On New Year’s Day, 1884, Emanuel B. (Sam) McDonald was born in Monroe, Louisiana. His grandparents were slaves. In 1896, his family moved to Southern California to raise sugar beets. It was a short stay. The following year they came north to Gilroy.
In 1900, the family headed further north to Washington state. When they got as far north as Oregon, young Sam decided he wanted to return to California.
Eventually, he ended up in Mayfield, which is part of Palo Alto. There he became a horse driver for the Palo Alto Stock Farm. In 1903, he began working at Stanford University. This relationship became a love affair, and would span some 50 years. Eventually, he became Superintendent of Athletic Grounds and Buildings.
While there, he took a course on law and became a Secret Service Agent for the Treasury Department as Deputy Constable of Palo Alto township and Deputy Sheriff of Santa Clara County.
In 1917 he began acquiring property in and around La Honda and Alpine Creek. He was the first black person to own property in the redwoods.
He was beloved on “The Farm.” With a commanding 6 foot 4 inch presence, yet he was a gentle soul. His circle of friends among students and faculty was immense. The President of Stanford, Dr. Ray Lyman Wilber, once said he “was glad he didn’t have to run against Sam, for I would fear the results."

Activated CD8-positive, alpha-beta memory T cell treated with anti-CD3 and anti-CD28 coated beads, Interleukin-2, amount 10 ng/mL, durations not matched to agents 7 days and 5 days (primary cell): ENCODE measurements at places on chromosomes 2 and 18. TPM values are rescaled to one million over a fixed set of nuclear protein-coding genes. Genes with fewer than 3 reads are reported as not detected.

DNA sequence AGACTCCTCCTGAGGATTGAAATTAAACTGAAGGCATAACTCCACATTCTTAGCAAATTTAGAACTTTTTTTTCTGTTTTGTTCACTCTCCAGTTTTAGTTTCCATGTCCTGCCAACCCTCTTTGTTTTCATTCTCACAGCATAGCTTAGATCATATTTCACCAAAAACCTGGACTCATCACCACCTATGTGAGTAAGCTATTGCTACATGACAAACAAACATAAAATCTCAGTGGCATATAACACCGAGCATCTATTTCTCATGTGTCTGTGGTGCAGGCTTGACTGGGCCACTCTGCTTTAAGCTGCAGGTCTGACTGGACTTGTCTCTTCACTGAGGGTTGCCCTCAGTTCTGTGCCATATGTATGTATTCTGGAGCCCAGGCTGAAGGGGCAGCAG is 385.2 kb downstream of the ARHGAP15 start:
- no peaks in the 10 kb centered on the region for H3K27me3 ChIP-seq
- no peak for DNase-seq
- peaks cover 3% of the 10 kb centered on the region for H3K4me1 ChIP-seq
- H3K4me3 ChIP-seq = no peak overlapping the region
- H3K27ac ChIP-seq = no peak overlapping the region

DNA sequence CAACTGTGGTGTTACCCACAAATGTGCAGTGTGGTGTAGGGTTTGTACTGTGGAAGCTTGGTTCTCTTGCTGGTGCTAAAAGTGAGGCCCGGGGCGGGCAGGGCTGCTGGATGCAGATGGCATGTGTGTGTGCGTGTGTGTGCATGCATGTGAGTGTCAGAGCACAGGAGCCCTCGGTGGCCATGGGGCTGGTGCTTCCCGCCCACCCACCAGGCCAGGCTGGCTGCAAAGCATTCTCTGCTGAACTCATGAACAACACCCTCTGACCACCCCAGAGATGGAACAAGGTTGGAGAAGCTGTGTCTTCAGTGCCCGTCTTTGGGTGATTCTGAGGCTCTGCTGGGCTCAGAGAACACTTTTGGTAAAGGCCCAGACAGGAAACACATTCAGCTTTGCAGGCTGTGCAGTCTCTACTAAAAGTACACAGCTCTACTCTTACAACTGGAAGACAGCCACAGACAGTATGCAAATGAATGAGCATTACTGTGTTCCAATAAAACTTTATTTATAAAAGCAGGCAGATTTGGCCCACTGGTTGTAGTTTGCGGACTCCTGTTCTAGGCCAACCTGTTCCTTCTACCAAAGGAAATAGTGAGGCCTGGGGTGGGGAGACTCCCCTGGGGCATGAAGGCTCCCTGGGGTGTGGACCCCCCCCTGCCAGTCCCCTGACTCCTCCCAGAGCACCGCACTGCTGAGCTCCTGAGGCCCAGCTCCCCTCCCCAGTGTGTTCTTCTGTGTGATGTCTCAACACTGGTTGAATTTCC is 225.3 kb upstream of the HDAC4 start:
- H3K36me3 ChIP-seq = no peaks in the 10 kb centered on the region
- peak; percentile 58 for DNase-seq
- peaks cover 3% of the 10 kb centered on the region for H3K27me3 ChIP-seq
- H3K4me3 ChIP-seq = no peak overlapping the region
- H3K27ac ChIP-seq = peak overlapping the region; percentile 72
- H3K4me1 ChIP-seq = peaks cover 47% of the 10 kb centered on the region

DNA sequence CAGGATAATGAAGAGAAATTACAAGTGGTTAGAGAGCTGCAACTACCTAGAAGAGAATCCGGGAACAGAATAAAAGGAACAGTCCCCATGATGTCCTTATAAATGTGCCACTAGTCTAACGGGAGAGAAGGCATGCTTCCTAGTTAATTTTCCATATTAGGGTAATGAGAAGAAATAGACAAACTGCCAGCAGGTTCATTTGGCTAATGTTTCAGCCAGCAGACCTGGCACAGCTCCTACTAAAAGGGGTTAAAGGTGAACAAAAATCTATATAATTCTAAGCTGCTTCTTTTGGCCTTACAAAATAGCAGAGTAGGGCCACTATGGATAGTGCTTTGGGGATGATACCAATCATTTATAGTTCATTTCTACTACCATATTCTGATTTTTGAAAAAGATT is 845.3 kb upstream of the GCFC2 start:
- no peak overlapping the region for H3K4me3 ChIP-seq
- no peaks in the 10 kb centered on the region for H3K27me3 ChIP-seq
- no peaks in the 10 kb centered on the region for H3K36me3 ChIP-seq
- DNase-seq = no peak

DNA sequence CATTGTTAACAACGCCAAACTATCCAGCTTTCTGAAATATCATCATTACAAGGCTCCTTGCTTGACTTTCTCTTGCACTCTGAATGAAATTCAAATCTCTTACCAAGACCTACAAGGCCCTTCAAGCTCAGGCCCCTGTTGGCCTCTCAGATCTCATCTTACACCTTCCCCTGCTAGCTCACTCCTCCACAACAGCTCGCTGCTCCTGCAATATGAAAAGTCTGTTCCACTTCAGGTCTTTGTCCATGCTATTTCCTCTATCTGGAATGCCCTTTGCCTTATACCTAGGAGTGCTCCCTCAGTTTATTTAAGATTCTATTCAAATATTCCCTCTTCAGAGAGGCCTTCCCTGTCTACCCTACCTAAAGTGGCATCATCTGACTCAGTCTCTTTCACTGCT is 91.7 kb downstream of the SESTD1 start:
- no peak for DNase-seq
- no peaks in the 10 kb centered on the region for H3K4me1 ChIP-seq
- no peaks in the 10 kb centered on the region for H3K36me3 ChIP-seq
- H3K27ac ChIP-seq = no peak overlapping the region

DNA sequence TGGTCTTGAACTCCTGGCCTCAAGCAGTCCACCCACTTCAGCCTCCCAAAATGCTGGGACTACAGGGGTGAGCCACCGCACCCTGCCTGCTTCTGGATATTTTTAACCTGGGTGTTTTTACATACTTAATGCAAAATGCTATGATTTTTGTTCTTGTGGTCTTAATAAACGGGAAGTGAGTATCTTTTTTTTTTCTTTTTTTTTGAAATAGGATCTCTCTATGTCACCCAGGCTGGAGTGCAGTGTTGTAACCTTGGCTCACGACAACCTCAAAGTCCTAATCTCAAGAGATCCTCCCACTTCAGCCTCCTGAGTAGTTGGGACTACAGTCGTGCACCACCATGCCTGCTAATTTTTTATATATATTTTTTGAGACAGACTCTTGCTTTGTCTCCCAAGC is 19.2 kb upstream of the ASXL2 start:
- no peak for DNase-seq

One of Sam’s favorite projects was the Stanford Convalescent Home for Underprivileged Children, which was on the campus. There he planted extensive gardens to beautify the property. He also cooked many barbecues for the children. In 1970, the home would become known as the Children’s Hospital at Stanford. In 1991, the name was changed to Lucille Packard Children’s Hospital.
In November 1957, Sam passed at the grand age of 73 years old.
He left his 400-acre property in La Honda to Stanford University, which had allowed him so much opportunity and happiness. McDonald requested that his property be used as a park to benefit people. It is called Sam McDonald Park.
In 1958, San Mateo County acquired the property, committing it to public use. Four hundred fifty additional acres were developed in 1970 and added to the original, bringing the total acreage to 867.
Everything else is just history
Some of the photos used in this blog are courtesy of the Local History Room, Redwood City's best-kept secret. The Local History Collection covers all aspects of Redwood City's development, from the 1850s to the present day, with particular emphasis on businesses, public schools, civic organizations, city agencies, and early family histories. The Local History Room is not affiliated with the Redwood City Public Library, but it is inside it.